In Denis Coppée’s Osman the stereotypical image of the Turk hinged on religious argumentation and had predominantly negative connotations.10 Turkish infidelity, barbarity, insolence, cruelty and blasphemy stood in explicit or implicit contrast with Christian virtues. This commonplace appeared throughout the Catholic world in Counter-Reformation propaganda. It was also present in Liège, where the local authorities regularly called for solidarity with Habsburg exposure to the Ottoman threat.11 The concept of moral polarity between the Christian and the Muslim world also figured in the contemporary representations of political events in which the Ottomans played a role, including the Istanbul crisis of 1622.
Right from the beginning of his play, in his dedication of his Osman to the city aldermen of Huy, Coppée was explicit regarding his standpoint on the Turks:
C’est vne tragedie toute tragique: ceux qui la verront auront à remercier Dieu, de ce que la pieté Chrétienne, nous éloigne autant de telles cruautez Turquesques, que notre foy est differente de la folle croyance des Alcoranistes.12
In Coppée’s representation Muslim religion equaled moral corruption. This corruption manifested itself in the unnaturally cruel character of Turkish people. His Osman abounds in images of cruelty. Osman’s associates are being killed and dismembered, their heads cut off and their bodies cut into pieces. These murders, including the strangulation of Osman, together with the exhibition of the heads, arms and legs of his assassinated comrades impaled on spears, were displayed to the audience. Dupont (1977) rightfully observed that in this respect Coppée neglected the Jesuit-Senecan theatrical decorum and presented more blood on stage than customary, because the play was set in a heathen environment.13 Coppée indeed remarked in the introduction of Osman that his play abounded with ‘assassinations and corpses piled one upon the other’. If such cruelty had been inflicted on some Christians, he would not have had the courage to write about it, he added.14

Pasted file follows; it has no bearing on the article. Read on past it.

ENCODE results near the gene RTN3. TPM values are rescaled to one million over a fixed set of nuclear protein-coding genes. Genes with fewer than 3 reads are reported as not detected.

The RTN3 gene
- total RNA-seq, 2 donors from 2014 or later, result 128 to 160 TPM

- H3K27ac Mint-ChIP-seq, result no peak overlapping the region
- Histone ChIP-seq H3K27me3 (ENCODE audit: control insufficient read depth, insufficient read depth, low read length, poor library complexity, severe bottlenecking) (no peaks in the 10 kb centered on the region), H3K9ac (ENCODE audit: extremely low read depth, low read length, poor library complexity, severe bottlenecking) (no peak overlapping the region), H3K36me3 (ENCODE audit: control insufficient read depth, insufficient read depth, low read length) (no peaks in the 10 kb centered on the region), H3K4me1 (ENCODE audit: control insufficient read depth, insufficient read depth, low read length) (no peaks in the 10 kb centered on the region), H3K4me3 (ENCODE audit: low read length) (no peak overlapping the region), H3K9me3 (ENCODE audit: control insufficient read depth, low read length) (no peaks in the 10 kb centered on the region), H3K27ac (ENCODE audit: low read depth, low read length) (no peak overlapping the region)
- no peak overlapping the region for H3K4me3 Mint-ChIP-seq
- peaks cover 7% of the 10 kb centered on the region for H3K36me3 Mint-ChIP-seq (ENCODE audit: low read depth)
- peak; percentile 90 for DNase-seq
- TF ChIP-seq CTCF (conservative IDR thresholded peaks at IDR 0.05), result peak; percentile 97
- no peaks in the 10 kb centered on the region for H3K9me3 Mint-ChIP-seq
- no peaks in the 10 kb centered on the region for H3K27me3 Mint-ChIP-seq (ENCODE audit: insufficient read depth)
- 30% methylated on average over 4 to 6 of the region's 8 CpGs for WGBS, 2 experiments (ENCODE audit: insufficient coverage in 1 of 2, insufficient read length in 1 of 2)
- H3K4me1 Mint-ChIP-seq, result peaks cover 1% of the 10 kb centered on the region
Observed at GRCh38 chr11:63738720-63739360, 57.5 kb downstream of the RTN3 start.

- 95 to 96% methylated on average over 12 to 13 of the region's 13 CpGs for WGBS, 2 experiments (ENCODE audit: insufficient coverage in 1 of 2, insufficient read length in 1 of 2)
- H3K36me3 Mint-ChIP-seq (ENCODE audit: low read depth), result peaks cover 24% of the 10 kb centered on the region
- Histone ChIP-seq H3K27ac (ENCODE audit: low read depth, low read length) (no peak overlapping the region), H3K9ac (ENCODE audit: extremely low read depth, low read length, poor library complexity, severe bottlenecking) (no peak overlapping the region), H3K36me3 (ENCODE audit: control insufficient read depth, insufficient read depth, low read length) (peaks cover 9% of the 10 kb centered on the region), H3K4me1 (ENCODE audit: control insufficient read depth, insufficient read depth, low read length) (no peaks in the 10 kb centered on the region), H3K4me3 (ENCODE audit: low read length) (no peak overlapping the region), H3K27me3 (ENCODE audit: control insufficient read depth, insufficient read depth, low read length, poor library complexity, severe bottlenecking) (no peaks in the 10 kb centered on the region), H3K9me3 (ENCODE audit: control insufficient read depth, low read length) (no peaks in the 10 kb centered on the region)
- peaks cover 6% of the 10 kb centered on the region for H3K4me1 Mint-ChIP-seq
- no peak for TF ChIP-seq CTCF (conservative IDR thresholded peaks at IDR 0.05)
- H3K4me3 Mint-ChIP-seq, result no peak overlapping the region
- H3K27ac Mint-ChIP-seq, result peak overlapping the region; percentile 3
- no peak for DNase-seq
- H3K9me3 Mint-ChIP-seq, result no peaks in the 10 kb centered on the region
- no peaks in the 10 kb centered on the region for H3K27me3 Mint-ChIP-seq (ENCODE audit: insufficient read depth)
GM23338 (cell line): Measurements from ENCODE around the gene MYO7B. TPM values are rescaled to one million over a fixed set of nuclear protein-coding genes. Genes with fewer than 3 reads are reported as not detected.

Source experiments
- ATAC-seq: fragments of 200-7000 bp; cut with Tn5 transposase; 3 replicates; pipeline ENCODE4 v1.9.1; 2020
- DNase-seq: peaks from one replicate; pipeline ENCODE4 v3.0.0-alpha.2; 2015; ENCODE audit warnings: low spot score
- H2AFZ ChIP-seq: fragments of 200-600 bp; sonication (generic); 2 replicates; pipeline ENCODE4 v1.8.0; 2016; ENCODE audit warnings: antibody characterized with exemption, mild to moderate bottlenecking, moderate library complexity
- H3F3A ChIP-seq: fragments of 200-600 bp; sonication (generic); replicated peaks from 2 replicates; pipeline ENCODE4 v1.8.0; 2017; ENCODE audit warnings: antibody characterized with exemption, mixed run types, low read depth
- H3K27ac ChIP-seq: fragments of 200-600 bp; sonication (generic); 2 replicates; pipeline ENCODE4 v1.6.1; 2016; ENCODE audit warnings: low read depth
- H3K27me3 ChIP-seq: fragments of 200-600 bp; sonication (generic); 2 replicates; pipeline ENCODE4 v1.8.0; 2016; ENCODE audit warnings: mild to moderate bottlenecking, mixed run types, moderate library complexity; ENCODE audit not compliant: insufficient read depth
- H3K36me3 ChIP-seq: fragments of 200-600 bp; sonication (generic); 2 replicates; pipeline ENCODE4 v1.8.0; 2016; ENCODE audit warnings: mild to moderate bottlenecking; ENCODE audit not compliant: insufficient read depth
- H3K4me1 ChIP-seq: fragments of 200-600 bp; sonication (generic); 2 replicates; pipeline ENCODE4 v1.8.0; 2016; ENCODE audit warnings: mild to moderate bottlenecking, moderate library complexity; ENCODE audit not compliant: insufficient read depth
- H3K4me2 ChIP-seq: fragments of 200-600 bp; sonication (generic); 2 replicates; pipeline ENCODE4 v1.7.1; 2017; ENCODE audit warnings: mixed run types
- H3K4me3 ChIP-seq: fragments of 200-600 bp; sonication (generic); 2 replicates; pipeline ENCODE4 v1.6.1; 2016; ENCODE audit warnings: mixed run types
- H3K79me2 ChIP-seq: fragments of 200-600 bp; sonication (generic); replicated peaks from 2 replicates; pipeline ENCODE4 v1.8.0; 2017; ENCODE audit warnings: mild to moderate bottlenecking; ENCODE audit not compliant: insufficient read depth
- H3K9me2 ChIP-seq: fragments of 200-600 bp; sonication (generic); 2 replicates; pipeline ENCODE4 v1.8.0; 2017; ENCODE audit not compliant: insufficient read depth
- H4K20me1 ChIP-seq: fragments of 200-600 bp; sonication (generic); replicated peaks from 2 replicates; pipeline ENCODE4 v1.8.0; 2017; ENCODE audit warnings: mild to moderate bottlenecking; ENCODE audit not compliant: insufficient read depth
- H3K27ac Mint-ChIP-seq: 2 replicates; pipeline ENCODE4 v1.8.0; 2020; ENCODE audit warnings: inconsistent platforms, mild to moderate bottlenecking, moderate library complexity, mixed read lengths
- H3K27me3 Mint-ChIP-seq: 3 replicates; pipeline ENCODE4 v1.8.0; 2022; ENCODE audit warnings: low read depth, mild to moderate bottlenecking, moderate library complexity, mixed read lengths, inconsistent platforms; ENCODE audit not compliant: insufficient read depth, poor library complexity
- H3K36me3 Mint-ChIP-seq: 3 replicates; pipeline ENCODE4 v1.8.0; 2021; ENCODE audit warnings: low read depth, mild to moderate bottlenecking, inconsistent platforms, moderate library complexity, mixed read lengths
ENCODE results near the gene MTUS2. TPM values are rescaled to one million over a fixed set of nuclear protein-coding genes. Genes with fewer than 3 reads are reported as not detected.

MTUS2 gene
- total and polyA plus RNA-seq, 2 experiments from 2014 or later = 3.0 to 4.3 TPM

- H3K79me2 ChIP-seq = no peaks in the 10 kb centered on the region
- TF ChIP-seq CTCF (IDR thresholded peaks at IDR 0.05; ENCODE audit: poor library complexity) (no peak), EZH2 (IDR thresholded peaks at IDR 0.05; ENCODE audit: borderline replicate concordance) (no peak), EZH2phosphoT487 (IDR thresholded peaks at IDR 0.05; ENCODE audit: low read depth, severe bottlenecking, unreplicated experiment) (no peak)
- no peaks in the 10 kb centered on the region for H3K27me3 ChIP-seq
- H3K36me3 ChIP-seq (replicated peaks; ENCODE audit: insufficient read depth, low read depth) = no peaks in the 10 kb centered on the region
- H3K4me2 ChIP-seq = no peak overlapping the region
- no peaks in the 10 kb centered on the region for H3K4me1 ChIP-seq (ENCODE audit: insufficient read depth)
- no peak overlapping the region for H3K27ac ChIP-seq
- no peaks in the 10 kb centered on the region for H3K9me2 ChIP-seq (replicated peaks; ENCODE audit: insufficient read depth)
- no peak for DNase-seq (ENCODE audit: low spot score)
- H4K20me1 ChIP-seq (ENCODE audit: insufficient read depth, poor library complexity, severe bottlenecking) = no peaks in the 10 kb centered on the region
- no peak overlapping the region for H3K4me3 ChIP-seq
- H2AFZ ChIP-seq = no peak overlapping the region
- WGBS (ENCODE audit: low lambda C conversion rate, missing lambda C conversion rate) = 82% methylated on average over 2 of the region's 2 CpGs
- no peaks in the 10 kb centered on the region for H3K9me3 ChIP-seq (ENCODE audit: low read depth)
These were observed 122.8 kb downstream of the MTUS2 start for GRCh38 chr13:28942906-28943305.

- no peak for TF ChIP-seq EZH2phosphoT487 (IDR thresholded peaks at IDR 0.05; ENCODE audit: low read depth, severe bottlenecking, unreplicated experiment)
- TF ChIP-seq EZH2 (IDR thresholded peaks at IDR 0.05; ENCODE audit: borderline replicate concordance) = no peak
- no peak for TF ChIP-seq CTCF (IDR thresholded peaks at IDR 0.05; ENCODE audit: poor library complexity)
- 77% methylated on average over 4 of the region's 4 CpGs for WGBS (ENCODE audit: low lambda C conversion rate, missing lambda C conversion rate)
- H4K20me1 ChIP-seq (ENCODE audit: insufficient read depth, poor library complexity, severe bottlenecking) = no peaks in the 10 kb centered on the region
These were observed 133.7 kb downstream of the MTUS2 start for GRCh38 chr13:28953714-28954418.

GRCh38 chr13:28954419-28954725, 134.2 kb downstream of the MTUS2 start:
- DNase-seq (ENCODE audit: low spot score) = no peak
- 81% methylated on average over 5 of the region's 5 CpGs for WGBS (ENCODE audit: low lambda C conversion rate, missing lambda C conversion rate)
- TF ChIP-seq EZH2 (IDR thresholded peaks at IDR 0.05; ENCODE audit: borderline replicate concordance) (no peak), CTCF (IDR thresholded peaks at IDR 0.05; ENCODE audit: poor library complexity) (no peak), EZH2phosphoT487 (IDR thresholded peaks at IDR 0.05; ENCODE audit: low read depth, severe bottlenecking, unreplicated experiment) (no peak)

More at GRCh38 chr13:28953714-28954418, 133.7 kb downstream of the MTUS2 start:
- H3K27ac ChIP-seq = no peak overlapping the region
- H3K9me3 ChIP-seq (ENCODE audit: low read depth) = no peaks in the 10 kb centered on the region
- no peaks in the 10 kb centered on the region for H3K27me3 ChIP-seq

Coppée’s repeatedly qualified the Turks as barbarous and uncivilized people. Various characters in the play reiterate this standpoint. The chorus of the Ladies of Serail, for instance, pray to the heavens to punish the Turks for their barbarous acts (p. 64), while Osman’s wife, herself of Christian origin, complains to a eunuch at the beginning of act v:
Ie sçai bien que les Turcs, se rendant inhumains,
Trempent toujours au sang des orphelins leurs mains
Apres auoir éteint de leur pere la vie,
Passant à tout excès leur enragée enuie.15
In Coppée’s perspective, one of the major manifestations of Turkish moral corruption was the lack of respect for their rulers. Throughout the text both Osman and Mustafa lament the absence of love from their subjects. The chorus of Christian renegades at the end of act II for instance long to go back to its native regions. The reason is that only Christian people have respect for their princes (p. 40). Coppée also stereotypically associated the Ottoman dynasty with Hell. At the end of act I, a mythological creature, Megara,15 predicts Osman’s imminent doom, announcing that his father, grandfather, and other forefathers, together with their Prophet, look forward to Osman soon joining them in the underworld (p. 24–25).